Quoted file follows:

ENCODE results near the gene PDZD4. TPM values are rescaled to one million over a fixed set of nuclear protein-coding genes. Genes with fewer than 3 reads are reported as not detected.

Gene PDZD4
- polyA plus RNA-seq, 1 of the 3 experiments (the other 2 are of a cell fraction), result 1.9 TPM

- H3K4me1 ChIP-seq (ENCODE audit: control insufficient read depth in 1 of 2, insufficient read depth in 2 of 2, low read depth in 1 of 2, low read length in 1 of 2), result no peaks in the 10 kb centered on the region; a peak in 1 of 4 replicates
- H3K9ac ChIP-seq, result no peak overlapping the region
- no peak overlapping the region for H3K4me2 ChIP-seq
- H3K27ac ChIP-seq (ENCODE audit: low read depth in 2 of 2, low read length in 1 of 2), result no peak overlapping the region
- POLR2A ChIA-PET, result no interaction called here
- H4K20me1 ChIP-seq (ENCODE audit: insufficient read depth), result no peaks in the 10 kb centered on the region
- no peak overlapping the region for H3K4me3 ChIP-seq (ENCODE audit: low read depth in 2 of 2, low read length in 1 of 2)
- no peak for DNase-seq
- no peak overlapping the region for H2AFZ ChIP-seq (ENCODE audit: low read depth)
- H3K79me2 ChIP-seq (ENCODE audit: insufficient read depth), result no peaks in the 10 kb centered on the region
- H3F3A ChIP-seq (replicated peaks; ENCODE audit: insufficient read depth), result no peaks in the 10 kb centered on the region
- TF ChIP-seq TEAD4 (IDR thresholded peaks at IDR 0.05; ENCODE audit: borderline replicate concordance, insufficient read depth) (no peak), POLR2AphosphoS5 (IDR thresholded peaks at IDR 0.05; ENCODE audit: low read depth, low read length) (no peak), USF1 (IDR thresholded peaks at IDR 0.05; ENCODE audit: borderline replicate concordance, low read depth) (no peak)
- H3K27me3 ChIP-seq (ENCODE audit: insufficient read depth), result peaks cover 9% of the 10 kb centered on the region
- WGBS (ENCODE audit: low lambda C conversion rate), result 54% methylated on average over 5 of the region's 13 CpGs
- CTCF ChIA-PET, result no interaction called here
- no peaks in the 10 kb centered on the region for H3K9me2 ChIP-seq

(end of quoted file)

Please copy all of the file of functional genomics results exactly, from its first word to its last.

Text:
ENCODE results near the gene PDZD4. TPM values are rescaled to one million over a fixed set of nuclear protein-coding genes. Genes with fewer than 3 reads are reported as not detected.

Gene PDZD4
- polyA plus RNA-seq, 1 of the 3 experiments (the other 2 are of a cell fraction), result 1.9 TPM

- H3K4me1 ChIP-seq (ENCODE audit: control insufficient read depth in 1 of 2, insufficient read depth in 2 of 2, low read depth in 1 of 2, low read length in 1 of 2), result no peaks in the 10 kb centered on the region; a peak in 1 of 4 replicates
- H3K9ac ChIP-seq, result no peak overlapping the region
- no peak overlapping the region for H3K4me2 ChIP-seq
- H3K27ac ChIP-seq (ENCODE audit: low read depth in 2 of 2, low read length in 1 of 2), result no peak overlapping the region
- POLR2A ChIA-PET, result no interaction called here
- H4K20me1 ChIP-seq (ENCODE audit: insufficient read depth), result no peaks in the 10 kb centered on the region
- no peak overlapping the region for H3K4me3 ChIP-seq (ENCODE audit: low read depth in 2 of 2, low read length in 1 of 2)
- no peak for DNase-seq
- no peak overlapping the region for H2AFZ ChIP-seq (ENCODE audit: low read depth)
- H3K79me2 ChIP-seq (ENCODE audit: insufficient read depth), result no peaks in the 10 kb centered on the region
- H3F3A ChIP-seq (replicated peaks; ENCODE audit: insufficient read depth), result no peaks in the 10 kb centered on the region
- TF ChIP-seq TEAD4 (IDR thresholded peaks at IDR 0.05; ENCODE audit: borderline replicate concordance, insufficient read depth) (no peak), POLR2AphosphoS5 (IDR thresholded peaks at IDR 0.05; ENCODE audit: low read depth, low read length) (no peak), USF1 (IDR thresholded peaks at IDR 0.05; ENCODE audit: borderline replicate concordance, low read depth) (no peak)
- H3K27me3 ChIP-seq (ENCODE audit: insufficient read depth), result peaks cover 9% of the 10 kb centered on the region
- WGBS (ENCODE audit: low lambda C conversion rate), result 54% methylated on average over 5 of the region's 13 CpGs
- CTCF ChIA-PET, result no interaction called here
- no peaks in the 10 kb centered on the region for H3K9me2 ChIP-seq